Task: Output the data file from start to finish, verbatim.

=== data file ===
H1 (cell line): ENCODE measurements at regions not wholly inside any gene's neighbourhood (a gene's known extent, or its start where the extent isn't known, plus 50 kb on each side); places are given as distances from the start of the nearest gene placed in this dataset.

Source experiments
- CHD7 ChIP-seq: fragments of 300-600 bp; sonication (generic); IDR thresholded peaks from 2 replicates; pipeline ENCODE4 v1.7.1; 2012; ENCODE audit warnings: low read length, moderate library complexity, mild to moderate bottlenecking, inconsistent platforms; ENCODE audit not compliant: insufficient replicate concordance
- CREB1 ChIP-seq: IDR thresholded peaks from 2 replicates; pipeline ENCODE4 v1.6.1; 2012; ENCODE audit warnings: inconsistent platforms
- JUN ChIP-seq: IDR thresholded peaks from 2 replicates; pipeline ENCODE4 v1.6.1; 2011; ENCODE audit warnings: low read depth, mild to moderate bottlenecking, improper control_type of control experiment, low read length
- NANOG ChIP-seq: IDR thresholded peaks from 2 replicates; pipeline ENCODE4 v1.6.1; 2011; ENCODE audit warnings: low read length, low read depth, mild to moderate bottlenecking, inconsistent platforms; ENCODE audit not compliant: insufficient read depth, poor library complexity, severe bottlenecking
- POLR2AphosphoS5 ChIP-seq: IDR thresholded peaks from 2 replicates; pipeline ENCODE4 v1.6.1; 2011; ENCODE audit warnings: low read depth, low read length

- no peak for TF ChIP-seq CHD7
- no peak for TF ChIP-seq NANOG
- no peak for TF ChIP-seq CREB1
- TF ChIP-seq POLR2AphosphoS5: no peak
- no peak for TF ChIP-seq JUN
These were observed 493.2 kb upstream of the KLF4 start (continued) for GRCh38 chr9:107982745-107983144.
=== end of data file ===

H1 (cell line): ENCODE measurements at regions not wholly inside any gene's neighbourhood (a gene's known extent, or its start where the extent isn't known, plus 50 kb on each side); places are given as distances from the start of the nearest gene placed in this dataset.

Source experiments
- CHD7 ChIP-seq: fragments of 300-600 bp; sonication (generic); IDR thresholded peaks from 2 replicates; pipeline ENCODE4 v1.7.1; 2012; ENCODE audit warnings: low read length, moderate library complexity, mild to moderate bottlenecking, inconsistent platforms; ENCODE audit not compliant: insufficient replicate concordance
- CREB1 ChIP-seq: IDR thresholded peaks from 2 replicates; pipeline ENCODE4 v1.6.1; 2012; ENCODE audit warnings: inconsistent platforms
- JUN ChIP-seq: IDR thresholded peaks from 2 replicates; pipeline ENCODE4 v1.6.1; 2011; ENCODE audit warnings: low read depth, mild to moderate bottlenecking, improper control_type of control experiment, low read length
- NANOG ChIP-seq: IDR thresholded peaks from 2 replicates; pipeline ENCODE4 v1.6.1; 2011; ENCODE audit warnings: low read length, low read depth, mild to moderate bottlenecking, inconsistent platforms; ENCODE audit not compliant: insufficient read depth, poor library complexity, severe bottlenecking
- POLR2AphosphoS5 ChIP-seq: IDR thresholded peaks from 2 replicates; pipeline ENCODE4 v1.6.1; 2011; ENCODE audit warnings: low read depth, low read length

- no peak for TF ChIP-seq CHD7
- no peak for TF ChIP-seq NANOG
- no peak for TF ChIP-seq CREB1
- TF ChIP-seq POLR2AphosphoS5: no peak
- no peak for TF ChIP-seq JUN
These were observed 493.2 kb upstream of the KLF4 start (continued) for GRCh38 chr9:107982745-107983144.